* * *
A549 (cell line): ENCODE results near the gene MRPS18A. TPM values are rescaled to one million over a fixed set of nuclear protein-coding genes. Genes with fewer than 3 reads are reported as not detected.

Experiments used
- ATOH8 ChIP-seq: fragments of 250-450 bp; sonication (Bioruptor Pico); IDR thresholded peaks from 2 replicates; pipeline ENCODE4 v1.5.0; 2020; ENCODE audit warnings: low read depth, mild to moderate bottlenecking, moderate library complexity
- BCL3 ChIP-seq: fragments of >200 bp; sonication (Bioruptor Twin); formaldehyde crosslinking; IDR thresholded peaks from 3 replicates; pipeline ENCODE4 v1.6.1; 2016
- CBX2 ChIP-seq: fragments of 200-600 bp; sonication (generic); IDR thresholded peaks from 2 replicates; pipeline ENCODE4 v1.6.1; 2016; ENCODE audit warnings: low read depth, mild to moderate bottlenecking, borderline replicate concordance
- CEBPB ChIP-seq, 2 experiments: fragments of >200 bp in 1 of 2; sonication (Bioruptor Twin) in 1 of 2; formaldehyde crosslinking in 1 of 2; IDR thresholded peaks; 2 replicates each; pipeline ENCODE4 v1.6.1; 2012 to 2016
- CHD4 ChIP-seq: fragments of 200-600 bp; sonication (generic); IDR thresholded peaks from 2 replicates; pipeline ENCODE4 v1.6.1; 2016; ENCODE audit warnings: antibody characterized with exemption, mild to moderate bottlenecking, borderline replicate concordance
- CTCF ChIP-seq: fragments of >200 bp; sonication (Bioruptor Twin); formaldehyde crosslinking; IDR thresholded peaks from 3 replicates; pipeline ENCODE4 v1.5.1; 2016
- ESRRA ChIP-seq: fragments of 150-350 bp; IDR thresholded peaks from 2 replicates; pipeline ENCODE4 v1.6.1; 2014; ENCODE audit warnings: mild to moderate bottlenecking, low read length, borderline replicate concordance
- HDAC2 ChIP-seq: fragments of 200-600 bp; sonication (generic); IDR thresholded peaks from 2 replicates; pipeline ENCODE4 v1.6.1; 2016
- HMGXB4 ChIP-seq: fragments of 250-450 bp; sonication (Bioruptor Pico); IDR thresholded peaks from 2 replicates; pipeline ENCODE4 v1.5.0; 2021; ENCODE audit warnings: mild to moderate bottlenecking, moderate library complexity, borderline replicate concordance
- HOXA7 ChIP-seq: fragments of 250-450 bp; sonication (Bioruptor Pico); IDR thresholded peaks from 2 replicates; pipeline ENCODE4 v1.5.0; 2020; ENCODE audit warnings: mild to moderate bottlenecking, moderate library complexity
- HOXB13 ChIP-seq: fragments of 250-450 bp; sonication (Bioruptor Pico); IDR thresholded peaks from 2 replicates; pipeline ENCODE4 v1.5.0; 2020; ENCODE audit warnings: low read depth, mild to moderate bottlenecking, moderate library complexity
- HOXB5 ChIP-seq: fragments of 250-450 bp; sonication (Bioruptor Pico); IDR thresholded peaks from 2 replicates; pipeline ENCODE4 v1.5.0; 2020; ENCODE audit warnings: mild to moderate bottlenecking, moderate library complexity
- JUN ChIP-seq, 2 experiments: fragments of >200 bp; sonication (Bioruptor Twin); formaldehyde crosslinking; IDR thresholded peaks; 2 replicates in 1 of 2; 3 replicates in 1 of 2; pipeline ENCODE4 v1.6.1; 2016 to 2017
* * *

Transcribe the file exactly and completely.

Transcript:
A549 (cell line): ENCODE results near the gene MRPS18A. TPM values are rescaled to one million over a fixed set of nuclear protein-coding genes. Genes with fewer than 3 reads are reported as not detected.

Experiments used
- ATOH8 ChIP-seq: fragments of 250-450 bp; sonication (Bioruptor Pico); IDR thresholded peaks from 2 replicates; pipeline ENCODE4 v1.5.0; 2020; ENCODE audit warnings: low read depth, mild to moderate bottlenecking, moderate library complexity
- BCL3 ChIP-seq: fragments of >200 bp; sonication (Bioruptor Twin); formaldehyde crosslinking; IDR thresholded peaks from 3 replicates; pipeline ENCODE4 v1.6.1; 2016
- CBX2 ChIP-seq: fragments of 200-600 bp; sonication (generic); IDR thresholded peaks from 2 replicates; pipeline ENCODE4 v1.6.1; 2016; ENCODE audit warnings: low read depth, mild to moderate bottlenecking, borderline replicate concordance
- CEBPB ChIP-seq, 2 experiments: fragments of >200 bp in 1 of 2; sonication (Bioruptor Twin) in 1 of 2; formaldehyde crosslinking in 1 of 2; IDR thresholded peaks; 2 replicates each; pipeline ENCODE4 v1.6.1; 2012 to 2016
- CHD4 ChIP-seq: fragments of 200-600 bp; sonication (generic); IDR thresholded peaks from 2 replicates; pipeline ENCODE4 v1.6.1; 2016; ENCODE audit warnings: antibody characterized with exemption, mild to moderate bottlenecking, borderline replicate concordance
- CTCF ChIP-seq: fragments of >200 bp; sonication (Bioruptor Twin); formaldehyde crosslinking; IDR thresholded peaks from 3 replicates; pipeline ENCODE4 v1.5.1; 2016
- ESRRA ChIP-seq: fragments of 150-350 bp; IDR thresholded peaks from 2 replicates; pipeline ENCODE4 v1.6.1; 2014; ENCODE audit warnings: mild to moderate bottlenecking, low read length, borderline replicate concordance
- HDAC2 ChIP-seq: fragments of 200-600 bp; sonication (generic); IDR thresholded peaks from 2 replicates; pipeline ENCODE4 v1.6.1; 2016
- HMGXB4 ChIP-seq: fragments of 250-450 bp; sonication (Bioruptor Pico); IDR thresholded peaks from 2 replicates; pipeline ENCODE4 v1.5.0; 2021; ENCODE audit warnings: mild to moderate bottlenecking, moderate library complexity, borderline replicate concordance
- HOXA7 ChIP-seq: fragments of 250-450 bp; sonication (Bioruptor Pico); IDR thresholded peaks from 2 replicates; pipeline ENCODE4 v1.5.0; 2020; ENCODE audit warnings: mild to moderate bottlenecking, moderate library complexity
- HOXB13 ChIP-seq: fragments of 250-450 bp; sonication (Bioruptor Pico); IDR thresholded peaks from 2 replicates; pipeline ENCODE4 v1.5.0; 2020; ENCODE audit warnings: low read depth, mild to moderate bottlenecking, moderate library complexity
- HOXB5 ChIP-seq: fragments of 250-450 bp; sonication (Bioruptor Pico); IDR thresholded peaks from 2 replicates; pipeline ENCODE4 v1.5.0; 2020; ENCODE audit warnings: mild to moderate bottlenecking, moderate library complexity
- JUN ChIP-seq, 2 experiments: fragments of >200 bp; sonication (Bioruptor Twin); formaldehyde crosslinking; IDR thresholded peaks; 2 replicates in 1 of 2; 3 replicates in 1 of 2; pipeline ENCODE4 v1.6.1; 2016 to 2017